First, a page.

McGeehan, Jayne and Wm. J. Brennan, Jr. The opinion of the court was delivered by McGeehan, S.j.a.d.
[16 NJSuper Page 362] The Pennsylvania Railroad Company made application under Rule 4:5 for leave to appeal from an order entered in the Superior Court, Law Division (Criminal), consolidating 84 indictments numbered 24747A to 24803A, inclusive, for trial together; the county prosecutor consented to the hearing of the appeal, and we granted the
On February 6, 1951, at Woodbridge, New Jersey, a wreck occurred on the railroad operated by the defendant, the Pennsylvania Railroad Company, in which 84 persons lost their lives. The county prosecutor conducted an investigation of the wreck and as a result of this investigation certain evidence was presented to the Middlesex County grand jury and the grand jury returned 84 separate indictments against the defendant corporation for manslaughter. Indictment No. 24747A charged: "* * * The Pennsylvania Railroad Company did feloniously kill and slay Jerome E. Kappel contrary to the provisions of R.S. 2:138-5 * * *." Cf. R.S. 2:188-11; Rule 2:4-11; State v. Bunk , 4 N.J. 461 (1950). The other indictments were identical, except for the name of the person allegedly killed. The order under appeal was entered on the motion of the State.
Before the trial court, and in this court, the State admitted that all the deaths alleged in the 84 separate indictments resulted from the one wreck and that "the several offenses charged arose out of the same transaction and that the evidence to prove one of these offenses will be the same as to prove the others, save for the single fact of the identity of the person killed." In New Jersey this admission is tantamount to a concession that although 84 separate indictments were returned, the State really charges this defendant with one criminal offense of manslaughter. Cf. State v. Cosgrove , 103 N.J.L. 412 (E. & A. 1927); but see the conflict of authorities on this question in cases annotated in 172 A.L.R. 1062, 113 A.L.R. 222. When only one criminal offense is to be charged, it should be charged in one indictment. As was said in State v. Cooper , 13 N.J.L. 361, 371 (Sup. Ct. 1833): "Some act of commission or omission lies at the foundation of every crime. And that a simple consequence of an act should be severed from the act itself, and possess independently all the necessary ingredients of crime, is a violation of sound philosophy, and, as I think, of law."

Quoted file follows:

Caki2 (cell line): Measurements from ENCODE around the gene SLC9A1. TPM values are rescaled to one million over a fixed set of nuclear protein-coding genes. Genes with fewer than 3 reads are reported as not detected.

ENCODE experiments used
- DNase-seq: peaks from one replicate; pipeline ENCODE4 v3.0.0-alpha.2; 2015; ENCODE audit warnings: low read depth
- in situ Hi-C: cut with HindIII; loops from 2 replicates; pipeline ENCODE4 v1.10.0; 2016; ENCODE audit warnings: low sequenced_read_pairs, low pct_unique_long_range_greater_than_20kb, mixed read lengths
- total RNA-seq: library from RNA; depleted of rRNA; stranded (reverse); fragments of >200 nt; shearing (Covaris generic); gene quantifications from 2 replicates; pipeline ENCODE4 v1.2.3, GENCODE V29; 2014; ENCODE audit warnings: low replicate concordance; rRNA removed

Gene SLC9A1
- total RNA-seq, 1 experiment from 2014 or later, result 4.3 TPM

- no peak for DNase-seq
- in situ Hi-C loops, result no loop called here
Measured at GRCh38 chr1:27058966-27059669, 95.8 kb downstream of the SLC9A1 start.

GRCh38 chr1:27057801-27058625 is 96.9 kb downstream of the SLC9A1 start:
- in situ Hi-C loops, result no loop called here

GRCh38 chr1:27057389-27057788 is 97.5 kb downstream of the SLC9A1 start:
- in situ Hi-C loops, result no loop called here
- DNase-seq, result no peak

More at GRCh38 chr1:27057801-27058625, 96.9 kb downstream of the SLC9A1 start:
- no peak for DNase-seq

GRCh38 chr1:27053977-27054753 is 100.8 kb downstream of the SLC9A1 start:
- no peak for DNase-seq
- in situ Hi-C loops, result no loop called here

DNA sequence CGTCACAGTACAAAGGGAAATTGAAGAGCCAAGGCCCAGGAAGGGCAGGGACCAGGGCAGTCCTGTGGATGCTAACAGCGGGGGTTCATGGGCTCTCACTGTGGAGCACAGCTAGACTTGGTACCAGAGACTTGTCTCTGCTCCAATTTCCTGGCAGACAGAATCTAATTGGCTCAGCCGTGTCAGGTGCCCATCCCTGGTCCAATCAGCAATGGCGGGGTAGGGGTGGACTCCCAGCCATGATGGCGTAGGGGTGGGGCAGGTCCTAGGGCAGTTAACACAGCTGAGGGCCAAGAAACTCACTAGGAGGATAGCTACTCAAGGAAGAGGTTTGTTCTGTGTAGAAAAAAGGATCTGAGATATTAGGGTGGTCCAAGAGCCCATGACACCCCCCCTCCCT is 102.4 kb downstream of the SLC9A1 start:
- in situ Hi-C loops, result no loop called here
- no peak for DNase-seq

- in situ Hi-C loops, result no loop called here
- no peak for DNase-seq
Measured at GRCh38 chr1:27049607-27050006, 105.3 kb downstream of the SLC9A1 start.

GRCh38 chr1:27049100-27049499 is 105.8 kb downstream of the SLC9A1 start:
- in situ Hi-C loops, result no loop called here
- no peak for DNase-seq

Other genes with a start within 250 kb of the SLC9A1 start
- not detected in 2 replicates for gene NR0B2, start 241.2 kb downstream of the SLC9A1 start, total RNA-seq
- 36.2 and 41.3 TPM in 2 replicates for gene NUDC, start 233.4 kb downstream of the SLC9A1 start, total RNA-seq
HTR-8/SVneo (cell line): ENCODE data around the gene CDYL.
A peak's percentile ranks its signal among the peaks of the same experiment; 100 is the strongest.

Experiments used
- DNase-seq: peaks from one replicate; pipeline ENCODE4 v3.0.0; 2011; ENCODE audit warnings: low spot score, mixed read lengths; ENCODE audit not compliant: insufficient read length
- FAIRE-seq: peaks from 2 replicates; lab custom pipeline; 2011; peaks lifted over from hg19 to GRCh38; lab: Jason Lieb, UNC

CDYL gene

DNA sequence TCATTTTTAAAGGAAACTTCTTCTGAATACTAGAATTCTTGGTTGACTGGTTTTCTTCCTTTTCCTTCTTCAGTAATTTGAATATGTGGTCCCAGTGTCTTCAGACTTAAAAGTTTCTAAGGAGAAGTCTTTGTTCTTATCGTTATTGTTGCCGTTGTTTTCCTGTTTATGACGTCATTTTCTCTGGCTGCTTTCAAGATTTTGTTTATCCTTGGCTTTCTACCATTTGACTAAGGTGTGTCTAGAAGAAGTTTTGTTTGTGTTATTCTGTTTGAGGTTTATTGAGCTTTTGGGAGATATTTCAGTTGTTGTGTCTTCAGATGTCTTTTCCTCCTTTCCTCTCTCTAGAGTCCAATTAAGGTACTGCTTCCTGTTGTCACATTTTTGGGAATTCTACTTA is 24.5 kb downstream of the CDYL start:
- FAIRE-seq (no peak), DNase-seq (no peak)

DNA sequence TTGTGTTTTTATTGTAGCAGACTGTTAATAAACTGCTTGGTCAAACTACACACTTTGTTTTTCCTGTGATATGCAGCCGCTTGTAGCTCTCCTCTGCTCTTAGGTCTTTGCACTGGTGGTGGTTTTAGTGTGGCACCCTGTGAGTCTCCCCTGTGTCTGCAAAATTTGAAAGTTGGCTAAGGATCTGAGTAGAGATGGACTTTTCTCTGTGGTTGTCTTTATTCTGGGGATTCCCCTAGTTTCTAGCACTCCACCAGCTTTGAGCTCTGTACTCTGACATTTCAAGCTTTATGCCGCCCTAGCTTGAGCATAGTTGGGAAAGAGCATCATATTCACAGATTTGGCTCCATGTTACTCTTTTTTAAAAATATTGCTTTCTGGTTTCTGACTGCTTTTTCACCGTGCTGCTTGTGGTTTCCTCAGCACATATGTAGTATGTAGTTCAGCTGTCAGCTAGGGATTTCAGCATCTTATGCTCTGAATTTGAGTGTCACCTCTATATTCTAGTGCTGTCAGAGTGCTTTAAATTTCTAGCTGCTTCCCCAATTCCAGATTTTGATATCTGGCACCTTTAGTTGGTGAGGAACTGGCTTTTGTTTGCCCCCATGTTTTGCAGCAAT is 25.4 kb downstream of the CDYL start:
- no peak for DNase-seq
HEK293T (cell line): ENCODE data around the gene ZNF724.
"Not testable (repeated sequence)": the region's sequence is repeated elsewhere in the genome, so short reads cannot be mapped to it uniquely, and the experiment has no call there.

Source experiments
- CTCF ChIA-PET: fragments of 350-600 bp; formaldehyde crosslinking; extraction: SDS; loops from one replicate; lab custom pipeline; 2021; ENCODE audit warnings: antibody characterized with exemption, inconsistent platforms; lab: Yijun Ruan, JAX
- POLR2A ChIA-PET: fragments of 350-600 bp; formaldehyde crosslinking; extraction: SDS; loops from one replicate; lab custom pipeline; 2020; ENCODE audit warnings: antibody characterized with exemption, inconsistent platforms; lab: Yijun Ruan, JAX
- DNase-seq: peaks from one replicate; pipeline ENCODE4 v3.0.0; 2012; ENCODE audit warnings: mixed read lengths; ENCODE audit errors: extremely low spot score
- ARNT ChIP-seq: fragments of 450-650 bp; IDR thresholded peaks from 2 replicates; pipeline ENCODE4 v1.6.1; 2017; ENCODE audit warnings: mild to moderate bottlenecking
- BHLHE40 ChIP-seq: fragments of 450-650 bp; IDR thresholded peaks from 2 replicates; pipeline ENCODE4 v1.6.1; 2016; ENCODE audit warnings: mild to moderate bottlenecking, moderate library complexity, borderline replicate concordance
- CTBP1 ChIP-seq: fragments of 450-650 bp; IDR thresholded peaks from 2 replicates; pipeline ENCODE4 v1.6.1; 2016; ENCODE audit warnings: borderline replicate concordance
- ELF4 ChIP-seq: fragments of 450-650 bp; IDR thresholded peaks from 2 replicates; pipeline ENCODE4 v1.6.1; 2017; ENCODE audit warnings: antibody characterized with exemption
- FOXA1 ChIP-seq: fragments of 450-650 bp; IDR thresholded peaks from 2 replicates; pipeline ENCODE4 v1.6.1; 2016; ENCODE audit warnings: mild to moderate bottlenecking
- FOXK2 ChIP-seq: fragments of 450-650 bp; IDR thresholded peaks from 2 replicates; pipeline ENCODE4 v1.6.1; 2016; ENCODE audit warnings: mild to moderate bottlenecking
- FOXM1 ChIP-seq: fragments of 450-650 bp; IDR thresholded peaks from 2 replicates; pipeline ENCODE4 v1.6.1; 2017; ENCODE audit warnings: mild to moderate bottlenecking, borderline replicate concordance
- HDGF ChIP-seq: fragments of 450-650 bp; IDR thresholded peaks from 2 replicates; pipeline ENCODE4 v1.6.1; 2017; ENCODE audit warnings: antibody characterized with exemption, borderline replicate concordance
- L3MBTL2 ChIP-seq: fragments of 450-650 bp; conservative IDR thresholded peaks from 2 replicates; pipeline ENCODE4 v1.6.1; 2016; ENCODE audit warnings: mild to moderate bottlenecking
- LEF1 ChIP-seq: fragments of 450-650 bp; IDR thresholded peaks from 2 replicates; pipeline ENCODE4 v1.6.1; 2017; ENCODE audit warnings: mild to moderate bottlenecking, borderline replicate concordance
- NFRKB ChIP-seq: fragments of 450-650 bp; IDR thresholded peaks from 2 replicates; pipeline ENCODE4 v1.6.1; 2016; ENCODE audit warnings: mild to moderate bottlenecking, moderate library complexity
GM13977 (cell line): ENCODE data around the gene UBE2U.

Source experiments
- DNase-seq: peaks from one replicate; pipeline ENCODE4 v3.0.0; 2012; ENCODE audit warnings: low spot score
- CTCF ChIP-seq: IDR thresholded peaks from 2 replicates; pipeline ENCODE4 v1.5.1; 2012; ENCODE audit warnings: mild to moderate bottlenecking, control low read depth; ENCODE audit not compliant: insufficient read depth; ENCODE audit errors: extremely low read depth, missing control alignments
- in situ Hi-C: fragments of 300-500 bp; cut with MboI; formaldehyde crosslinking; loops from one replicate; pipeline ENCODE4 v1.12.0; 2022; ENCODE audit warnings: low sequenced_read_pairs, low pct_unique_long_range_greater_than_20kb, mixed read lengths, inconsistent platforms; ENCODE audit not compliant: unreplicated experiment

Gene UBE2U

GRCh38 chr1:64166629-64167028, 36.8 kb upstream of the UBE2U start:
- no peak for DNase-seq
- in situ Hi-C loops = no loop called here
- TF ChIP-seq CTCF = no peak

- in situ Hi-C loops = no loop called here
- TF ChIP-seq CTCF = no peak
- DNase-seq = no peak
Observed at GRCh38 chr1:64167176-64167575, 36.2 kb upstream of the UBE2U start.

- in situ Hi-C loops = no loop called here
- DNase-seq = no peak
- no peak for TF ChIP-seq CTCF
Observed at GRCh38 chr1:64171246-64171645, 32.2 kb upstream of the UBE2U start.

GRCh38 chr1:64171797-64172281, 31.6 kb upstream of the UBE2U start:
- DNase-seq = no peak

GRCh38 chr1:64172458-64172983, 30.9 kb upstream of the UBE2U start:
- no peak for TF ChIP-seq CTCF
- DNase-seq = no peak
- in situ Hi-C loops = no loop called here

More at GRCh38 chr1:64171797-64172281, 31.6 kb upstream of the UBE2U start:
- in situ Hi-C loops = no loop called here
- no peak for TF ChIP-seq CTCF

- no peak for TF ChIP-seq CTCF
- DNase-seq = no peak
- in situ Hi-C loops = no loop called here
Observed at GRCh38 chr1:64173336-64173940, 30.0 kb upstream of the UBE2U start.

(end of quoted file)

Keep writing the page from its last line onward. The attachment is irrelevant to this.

When several indictments based upon the same criminal offense are returned, the law gives protection to the defendant by affording him a substantial right; namely, the opportunity, after trial on one of these indictments, to bar prosecution on any one of the remaining indictments by a plea of autrefois convict or autrefois acquit, as the case may be. State v. Cosgrove , above; cf. State v. Rosa , 72 N.J.L. 462 (E. & A. 1905).
The power of the trial court to consolidate indictments for trial depends upon Rule 2:5-4. This rule provides: "The court may order two or more indictments or accusations to be tried together if the offenses and the defendants, if there is more than one, could have been joined in a single indictment or accusation. The procedure shall be the same as if the prosecution were under such single indictment or accusation." (Italics supplied.) The rule applies only when "offenses" are charged in separate indictments, and the only indictments which may be consolidated for trial under this rule are those which charge distinct and separate offenses which could have been joined in a single indictment. Since the indictments which were consolidated under the order under appeal really charge only a single criminal offense, the trial court lacked power to grant the motion of the State. Our conclusion does not prevent the return of a single comprehensive indictment against the defendant. State v. Faulks , 97 N.J.L. 408 (Sup. Ct. 1922); 27 Am. Jur., Indictments and Informations , § 16; 42 C.J.S., Indictments and Informations , § 34.